called Nonnita is staying in this church. She is about to have a son with immense
grace. It is he who kept you from preaching; he held back your words with divine
power. The boy who is to come will be born with greater grace. No one in your part
of the country will be his equal. I shall leave this region to him. He will grow
quickly and flourish from age to age. For a messenger, an angel of the Lord, declared
to me his true destiny."
Gildas in Ireland
That is why Gildas, the most holy preacher, crossed to Ireland, where he converted
countless people to the catholic faith.
St Gildas was a contemporary of King Arthur, king of all Great Britain. He loved
him dearly and always longed to obey him. His twenty-
The story of the bell
Meanwhile Saint Gildas the venerable historian came to Britain bring with him a very
sweet and lovely bell, which he had vowed to offer as a present to the Bishop of
the Church of Rome. He stayed one night honourably received by the venerable Abbot
Cadocus in Carbana Valley (Llancarfan). The Abbot pointed out the bell to him, and
was allowed to handle it. Once he had handled it, he offered to buy it at a high
price. the owner refused to sell.
The arrival of Gildas the Wise came to the ears of King Arthur and the leaders of all Britain, bishops and abbots. Countless of the clergy and people came together to reconcile Arthur after the aforementioned murder. Gildas, who had heard the report of his brother's murder, did as he had done when he first heard, and when his enemy asked pardon showed friendship to him, kissed him, and, as they kissed, gave him his blessing in the kindliest spirit. This done, King Arthur with grief and tears accepted the penance laid down by the bishops who stood by, and to the best of his ability amended his ways to the end of his life.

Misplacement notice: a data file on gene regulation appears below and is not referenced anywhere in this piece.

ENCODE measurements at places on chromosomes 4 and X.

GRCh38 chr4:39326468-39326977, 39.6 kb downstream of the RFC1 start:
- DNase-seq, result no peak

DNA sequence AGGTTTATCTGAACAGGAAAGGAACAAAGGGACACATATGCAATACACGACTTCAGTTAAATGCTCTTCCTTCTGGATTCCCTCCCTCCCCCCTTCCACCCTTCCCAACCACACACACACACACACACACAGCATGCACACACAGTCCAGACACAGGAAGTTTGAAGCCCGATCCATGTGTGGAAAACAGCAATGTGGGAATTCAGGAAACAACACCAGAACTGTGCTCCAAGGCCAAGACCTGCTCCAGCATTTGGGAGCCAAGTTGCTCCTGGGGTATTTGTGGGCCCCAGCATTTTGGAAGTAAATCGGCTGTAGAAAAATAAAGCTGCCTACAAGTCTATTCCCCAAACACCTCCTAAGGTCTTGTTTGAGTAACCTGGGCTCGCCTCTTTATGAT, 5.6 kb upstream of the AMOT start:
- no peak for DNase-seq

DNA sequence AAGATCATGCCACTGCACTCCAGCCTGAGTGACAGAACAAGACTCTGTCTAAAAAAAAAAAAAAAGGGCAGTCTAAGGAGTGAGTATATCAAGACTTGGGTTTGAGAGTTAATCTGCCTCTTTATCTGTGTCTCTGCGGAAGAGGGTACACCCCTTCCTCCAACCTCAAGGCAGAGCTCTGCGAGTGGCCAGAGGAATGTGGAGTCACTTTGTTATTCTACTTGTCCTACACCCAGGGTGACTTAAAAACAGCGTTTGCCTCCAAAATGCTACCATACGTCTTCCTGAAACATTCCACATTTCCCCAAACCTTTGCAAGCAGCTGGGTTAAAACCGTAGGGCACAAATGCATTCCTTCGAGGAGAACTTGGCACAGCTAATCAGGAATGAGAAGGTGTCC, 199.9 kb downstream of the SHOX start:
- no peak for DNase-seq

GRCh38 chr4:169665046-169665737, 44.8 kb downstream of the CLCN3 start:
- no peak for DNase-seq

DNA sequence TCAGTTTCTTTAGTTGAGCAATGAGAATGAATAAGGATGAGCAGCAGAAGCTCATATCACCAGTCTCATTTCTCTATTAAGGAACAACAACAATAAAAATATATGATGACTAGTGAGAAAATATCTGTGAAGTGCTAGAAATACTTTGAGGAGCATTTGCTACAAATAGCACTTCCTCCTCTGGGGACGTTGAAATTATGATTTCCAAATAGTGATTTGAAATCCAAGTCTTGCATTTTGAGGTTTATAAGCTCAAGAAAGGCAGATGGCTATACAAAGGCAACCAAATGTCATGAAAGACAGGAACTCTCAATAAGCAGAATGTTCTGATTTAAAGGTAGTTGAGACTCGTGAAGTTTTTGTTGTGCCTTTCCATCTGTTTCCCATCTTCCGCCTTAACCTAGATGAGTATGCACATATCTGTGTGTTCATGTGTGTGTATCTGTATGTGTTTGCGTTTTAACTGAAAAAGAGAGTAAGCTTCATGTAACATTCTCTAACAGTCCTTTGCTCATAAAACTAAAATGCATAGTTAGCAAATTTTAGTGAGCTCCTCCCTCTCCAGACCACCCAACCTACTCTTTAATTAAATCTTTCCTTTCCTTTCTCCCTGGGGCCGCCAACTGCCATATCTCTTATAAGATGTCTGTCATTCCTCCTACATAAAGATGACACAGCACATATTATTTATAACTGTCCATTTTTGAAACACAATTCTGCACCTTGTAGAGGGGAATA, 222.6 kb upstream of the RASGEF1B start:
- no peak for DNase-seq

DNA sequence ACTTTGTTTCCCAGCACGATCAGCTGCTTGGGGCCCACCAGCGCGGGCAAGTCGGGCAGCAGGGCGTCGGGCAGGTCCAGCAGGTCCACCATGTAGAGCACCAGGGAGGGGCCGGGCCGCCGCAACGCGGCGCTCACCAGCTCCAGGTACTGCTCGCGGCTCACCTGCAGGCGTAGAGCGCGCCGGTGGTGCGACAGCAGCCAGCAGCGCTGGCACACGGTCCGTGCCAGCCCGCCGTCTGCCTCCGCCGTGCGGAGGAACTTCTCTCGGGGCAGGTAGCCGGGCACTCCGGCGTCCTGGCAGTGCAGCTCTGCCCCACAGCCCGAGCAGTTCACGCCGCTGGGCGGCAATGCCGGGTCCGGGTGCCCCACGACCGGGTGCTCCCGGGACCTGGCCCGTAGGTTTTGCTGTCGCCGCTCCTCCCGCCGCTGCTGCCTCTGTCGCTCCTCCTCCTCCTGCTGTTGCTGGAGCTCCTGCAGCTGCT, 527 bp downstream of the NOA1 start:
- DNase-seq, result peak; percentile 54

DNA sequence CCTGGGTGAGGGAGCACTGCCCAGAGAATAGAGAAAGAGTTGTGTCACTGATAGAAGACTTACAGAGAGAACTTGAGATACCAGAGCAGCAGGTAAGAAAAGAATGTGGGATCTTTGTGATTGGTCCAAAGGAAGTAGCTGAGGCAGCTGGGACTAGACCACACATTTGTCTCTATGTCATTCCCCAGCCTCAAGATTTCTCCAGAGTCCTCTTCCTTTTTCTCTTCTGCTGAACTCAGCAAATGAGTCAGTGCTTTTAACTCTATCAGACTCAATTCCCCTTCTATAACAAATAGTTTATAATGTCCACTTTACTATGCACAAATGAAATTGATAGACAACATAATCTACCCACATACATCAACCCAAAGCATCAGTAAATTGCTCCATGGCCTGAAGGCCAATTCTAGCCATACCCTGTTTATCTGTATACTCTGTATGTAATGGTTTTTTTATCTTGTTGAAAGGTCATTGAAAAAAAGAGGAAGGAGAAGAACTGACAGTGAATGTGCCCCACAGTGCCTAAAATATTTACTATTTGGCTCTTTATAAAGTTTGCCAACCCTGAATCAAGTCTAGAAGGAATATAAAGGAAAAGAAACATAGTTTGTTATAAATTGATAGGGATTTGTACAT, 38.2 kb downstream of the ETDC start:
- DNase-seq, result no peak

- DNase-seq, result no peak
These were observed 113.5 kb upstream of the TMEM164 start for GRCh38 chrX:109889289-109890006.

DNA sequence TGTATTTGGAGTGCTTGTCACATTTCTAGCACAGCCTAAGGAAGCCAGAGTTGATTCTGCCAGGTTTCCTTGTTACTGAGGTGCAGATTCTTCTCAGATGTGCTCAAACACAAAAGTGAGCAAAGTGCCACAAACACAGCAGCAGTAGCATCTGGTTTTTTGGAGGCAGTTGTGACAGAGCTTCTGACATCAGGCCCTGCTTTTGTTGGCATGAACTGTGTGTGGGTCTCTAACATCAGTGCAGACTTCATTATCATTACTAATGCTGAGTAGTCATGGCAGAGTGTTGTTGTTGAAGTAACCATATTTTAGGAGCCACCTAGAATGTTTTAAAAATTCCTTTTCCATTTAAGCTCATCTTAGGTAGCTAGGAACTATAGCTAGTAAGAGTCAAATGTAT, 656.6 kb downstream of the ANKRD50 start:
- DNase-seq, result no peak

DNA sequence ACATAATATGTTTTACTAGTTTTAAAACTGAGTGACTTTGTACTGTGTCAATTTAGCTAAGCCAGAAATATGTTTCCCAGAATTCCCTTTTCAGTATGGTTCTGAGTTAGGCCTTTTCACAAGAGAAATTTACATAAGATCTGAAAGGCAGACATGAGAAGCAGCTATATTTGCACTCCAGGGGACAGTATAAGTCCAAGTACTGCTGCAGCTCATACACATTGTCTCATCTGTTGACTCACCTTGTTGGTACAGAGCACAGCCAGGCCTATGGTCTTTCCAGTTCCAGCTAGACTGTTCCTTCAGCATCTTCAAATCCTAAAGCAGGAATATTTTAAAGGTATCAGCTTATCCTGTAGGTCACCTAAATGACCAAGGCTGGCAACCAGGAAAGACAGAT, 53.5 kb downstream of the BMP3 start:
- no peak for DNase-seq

Then the peaceloving catholic Gildas, that exceptional man, travelled to Rome and offered the aforesaid bell to the Bishop of the Roman Church. But when the Bishop took and shook it, it gave out no sound. On seeing this, he said: "O man beloved by God and men, reveal to me what happened about this gift on your journey here." So Gildas revealed that the most holy Cadoc, Abbot of the church at Nancarba, had wanted to buy the bell, but that he had refused to sell what he had vowed to give to St Peter the Apostle. The Pope hearing this said: "I know the venerable Abbot Cadoc. He has visited Rome seven times, and Jerusalem three times, after great dangers and constant labour. I grant you permission to give him what he wants, if he comes again. The miracle we have just witnessed destines him to have the bell." The Pope blessed the bell, and Gildas took it and returned home with it. He gave it to Saint Cadoc freely. Once it was in the Abbot's hands, it immediately rang when it was struck, to the wonder of all. From that time it remained as a refuge for all who carried it, throughout Gwalia, and whoever swore a false oath upon it was either deprived of the use of his tongue, or, if he was a criminal, immediately confessed his crime.